Tsang Gi Ni (倪章祺), also known as Fichen Ni (倪维城), was a noted Chinese physiologis t during the first fifty years of the 20th century.
Ni was born on August 6, 1891, in Sonlin (双林), Chekiang Province (Zhejiang 浙江), China. In 1908, he attended Chekiang First High School, which was considered to be one of the four best high schools in the Southern Yangtze River. Today, it's known as Hangzhou High School (杭州高级中学).
After his graduation in 1912, T.G. Ni became one of sixty students in the first class of the Chekiang Medical College (浙江省立医药专门学校), the first public medical school in China, which is recognized today as part of the Zhejiang University School of Medicine (浙江大学医学院).
He received his bachelor's in medicine in 1916 and went on to work at the Chekiang Army Hospital (浙江陆军军医院) as a Surgeon-Lieutenant. At the same time, T.G. Ni had passed the qualifying exam for the Boxer Indemnity Scholarship and initially intended to study in Germany. However, with the outbreak of World War I, he was reassigned to the United States and ended up at the University of Michigan (密西根大学) in Ann Arbor, Michigan.
By 1919, T.G. Ni had received his M.S. and worked towards his doctorate degree with Professor Warren P. Lombard. He was also a member of the Cosmopolitan Club and Chinese Student Club. T.G. Ni's graduate studies at the University of Michigan Medical School lasted until 1922, when he was awarded a degree of Doctor of Science. His doctoral dissertation, The Active Response of Capillaries of Frogs, Tadpoles, Fish, Bats and Men to Various Forms of Excitation, was published in the American Journal of Physiology that same year.
Following his graduation, Dr. T.G. Ni was offered a fellowship at the Hsiang-Ya Medical College (湘雅医学院), but since he wanted more experiences in the U.S., he declined their offer. Instead, he focused on his post-doctoral study at the University of Minnesota (明尼苏达大学) in Minneapolis from 1922 until 1923 and then worked as a research fellow at Harvard Medical School (哈佛医学院) until 1924.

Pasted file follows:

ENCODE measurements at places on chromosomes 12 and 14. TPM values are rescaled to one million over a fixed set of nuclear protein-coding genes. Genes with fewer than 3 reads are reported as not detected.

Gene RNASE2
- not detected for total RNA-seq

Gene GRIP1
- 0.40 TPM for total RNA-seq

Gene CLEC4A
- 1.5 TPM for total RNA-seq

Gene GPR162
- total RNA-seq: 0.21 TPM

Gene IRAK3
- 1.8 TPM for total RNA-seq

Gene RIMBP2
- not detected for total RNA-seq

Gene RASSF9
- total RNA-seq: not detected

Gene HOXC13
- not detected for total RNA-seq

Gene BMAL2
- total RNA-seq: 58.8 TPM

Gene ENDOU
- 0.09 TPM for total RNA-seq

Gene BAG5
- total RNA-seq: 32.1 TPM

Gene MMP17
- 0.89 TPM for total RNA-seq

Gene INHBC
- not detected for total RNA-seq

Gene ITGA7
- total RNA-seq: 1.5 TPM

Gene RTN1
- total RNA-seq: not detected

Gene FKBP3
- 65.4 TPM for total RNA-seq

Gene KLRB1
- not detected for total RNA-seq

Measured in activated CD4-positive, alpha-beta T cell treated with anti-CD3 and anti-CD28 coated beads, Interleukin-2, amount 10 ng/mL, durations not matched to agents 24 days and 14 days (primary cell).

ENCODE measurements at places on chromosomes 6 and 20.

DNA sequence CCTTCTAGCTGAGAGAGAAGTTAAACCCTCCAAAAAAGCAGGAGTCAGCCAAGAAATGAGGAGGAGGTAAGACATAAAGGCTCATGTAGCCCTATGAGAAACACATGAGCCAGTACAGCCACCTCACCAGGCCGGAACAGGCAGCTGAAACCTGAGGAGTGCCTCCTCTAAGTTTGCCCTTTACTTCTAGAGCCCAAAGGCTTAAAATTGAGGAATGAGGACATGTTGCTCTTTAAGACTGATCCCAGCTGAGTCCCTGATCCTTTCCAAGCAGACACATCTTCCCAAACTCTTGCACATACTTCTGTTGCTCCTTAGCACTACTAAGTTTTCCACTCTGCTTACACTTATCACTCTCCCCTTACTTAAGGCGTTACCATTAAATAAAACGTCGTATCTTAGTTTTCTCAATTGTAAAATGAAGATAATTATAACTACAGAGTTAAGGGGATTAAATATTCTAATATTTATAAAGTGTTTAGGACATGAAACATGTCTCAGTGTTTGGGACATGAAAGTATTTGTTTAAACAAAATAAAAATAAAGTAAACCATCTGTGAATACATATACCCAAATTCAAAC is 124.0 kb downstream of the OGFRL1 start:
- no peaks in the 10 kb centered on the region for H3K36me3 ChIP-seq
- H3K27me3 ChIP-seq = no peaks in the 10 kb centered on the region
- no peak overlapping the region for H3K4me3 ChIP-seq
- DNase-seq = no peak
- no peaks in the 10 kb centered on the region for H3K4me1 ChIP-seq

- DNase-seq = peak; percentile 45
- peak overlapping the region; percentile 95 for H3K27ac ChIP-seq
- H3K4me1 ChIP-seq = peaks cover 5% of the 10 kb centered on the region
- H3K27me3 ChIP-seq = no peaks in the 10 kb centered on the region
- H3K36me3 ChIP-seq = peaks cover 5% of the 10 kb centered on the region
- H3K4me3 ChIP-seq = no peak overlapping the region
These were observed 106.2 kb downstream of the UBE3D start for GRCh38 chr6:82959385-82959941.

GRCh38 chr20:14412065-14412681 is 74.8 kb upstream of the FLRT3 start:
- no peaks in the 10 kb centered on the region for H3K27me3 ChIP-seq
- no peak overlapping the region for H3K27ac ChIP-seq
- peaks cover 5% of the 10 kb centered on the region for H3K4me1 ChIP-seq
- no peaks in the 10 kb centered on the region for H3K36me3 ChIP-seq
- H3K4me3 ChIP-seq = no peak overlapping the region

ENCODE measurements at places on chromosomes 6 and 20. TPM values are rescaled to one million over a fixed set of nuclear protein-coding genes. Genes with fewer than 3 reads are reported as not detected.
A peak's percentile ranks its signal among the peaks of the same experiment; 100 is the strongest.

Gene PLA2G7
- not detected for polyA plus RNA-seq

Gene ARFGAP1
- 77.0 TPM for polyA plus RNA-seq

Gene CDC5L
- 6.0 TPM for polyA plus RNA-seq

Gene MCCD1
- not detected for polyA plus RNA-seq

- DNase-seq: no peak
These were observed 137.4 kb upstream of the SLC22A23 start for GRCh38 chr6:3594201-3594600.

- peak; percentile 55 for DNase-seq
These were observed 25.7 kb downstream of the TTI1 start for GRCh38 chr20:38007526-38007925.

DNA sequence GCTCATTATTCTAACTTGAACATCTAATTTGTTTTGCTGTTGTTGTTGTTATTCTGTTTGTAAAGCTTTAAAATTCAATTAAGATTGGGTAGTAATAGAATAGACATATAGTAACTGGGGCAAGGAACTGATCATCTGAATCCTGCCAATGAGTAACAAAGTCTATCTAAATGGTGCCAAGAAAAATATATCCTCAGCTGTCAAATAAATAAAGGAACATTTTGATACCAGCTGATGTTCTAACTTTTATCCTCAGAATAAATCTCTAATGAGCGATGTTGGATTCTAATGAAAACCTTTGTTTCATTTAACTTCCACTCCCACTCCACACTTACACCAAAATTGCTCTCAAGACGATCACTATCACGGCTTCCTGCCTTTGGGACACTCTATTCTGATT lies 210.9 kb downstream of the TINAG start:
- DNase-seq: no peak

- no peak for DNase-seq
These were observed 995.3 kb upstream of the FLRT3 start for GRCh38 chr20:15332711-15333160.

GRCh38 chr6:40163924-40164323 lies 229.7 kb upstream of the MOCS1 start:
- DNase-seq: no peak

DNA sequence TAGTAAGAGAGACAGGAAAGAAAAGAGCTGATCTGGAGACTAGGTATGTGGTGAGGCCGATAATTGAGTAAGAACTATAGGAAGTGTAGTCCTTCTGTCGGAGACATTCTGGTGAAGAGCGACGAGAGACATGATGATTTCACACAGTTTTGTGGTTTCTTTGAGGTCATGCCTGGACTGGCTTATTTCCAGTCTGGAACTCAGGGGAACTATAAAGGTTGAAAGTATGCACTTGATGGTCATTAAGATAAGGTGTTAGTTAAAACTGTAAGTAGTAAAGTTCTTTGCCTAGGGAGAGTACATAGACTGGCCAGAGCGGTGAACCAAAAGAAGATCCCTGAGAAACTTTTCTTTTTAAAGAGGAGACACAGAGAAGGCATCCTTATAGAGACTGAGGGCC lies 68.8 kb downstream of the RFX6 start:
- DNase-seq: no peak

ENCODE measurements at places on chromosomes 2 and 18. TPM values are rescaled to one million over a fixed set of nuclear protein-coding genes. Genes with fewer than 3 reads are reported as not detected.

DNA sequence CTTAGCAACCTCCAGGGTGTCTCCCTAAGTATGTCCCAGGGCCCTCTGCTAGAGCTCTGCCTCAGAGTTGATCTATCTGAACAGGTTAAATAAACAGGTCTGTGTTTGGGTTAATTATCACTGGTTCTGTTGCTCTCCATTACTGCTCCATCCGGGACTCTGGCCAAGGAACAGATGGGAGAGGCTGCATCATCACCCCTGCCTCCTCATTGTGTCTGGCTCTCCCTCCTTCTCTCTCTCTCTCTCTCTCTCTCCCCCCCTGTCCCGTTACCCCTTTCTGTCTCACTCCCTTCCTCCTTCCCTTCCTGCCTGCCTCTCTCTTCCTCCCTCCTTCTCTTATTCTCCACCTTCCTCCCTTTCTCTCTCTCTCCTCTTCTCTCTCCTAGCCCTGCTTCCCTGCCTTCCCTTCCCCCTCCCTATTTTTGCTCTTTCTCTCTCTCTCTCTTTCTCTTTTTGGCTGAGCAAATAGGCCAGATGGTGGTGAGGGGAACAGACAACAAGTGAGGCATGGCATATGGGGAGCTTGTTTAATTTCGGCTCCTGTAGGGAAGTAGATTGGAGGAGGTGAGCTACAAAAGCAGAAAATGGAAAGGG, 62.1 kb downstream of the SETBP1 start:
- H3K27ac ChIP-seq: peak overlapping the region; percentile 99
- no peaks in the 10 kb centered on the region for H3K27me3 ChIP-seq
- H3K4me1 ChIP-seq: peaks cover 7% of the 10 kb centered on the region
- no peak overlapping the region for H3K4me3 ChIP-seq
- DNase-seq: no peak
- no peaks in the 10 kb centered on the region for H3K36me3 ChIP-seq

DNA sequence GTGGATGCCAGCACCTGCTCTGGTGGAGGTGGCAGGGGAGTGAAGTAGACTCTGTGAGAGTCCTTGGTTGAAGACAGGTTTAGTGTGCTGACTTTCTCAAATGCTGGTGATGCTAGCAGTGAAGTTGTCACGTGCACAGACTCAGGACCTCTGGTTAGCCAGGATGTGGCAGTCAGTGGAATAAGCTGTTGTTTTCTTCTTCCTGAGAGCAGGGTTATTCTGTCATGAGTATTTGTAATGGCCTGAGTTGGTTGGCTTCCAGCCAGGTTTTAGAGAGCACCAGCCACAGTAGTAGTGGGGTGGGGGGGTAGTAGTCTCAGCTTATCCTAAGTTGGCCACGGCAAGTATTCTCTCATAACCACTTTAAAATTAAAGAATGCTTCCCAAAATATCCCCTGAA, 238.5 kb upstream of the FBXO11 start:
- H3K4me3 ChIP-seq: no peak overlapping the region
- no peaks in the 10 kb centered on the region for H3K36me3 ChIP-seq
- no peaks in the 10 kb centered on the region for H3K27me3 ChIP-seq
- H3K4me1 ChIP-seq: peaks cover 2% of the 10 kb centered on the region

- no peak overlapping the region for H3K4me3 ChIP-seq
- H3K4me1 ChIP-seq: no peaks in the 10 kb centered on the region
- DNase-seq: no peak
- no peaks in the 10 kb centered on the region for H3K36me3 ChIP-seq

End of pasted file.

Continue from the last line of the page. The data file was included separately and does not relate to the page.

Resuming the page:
When Dr. T.G. Ni returned to China in 1924, he started to work at the Peking Union Medical College (PUMC, 北京协和医学院) alongside a pioneer of Chinese physiology, Dr. Robert Kho-seng Lim (林可胜). Dr. Ni then became one of the founding members of the Chinese Physiological Society (中国生理学会), which was established on February 27, 1926. He was also a member of the Chinese Medical Association (中华医学会), the Chinese Medico-Pharmaceutical Association (中华医药学会), and the Science Society of China (中国科学社).
From 1929 to 1930, Dr. Ni also took part in research, studies, and work at the University of Rochester in the United States, Plymouth University in England, and the University of Copenhagen in Denmark, where he worked with the Danish physiologist Poul Brandt Rehberg.
When he left PUMC in 1932, Dr. Ni went to the Henry Lester Institute of Medical Research in Shanghai (上海雷士德医学研究所). In December 1941, the Institute was occupied by the Japanese and was severely damaged that it could not recover from even after the Japanese army's surrender in 1945. After Communism settled over the land in 1949, it became known as the Shanghai Industrial Institute in 1954 and later changed to Shanghai Research Institute of Food Industries (上海食品工业科学研究所).
The Chinese Academy of Sciences published The Chinese Academy of Sciences 1949–1950 National Scientist Survey, which recommended 233 experts in thirteen groups – Dr. Ni was among 45 figures in the group of physiology, alongside Dr. R.K.S. Lim and Dr. Hsien Wu (吴宪).
In addition to his medical accomplishments, Dr. T.G. Ni was the author of multiple publications between the years 1919 and 1950, writing more than forty papers in The Journal of Laboratory and Clinical Medicine, The American Journal of Physiology, The Journal of the Science, The Chinese Journal of Physiology（《中国生理学报》, and The China Medical Journal（《中华医学杂志》）.
He co-authored the first paper of Dr. R.K.S. Lim after Dr. Lim was appointed as head of the physiology department at PUMC.
T.G. Ni retired from the Shanghai Research Institute of Food Industries in 1958 and died on March 12, 1965. He was survived by his wife, one daughter, and two sons.
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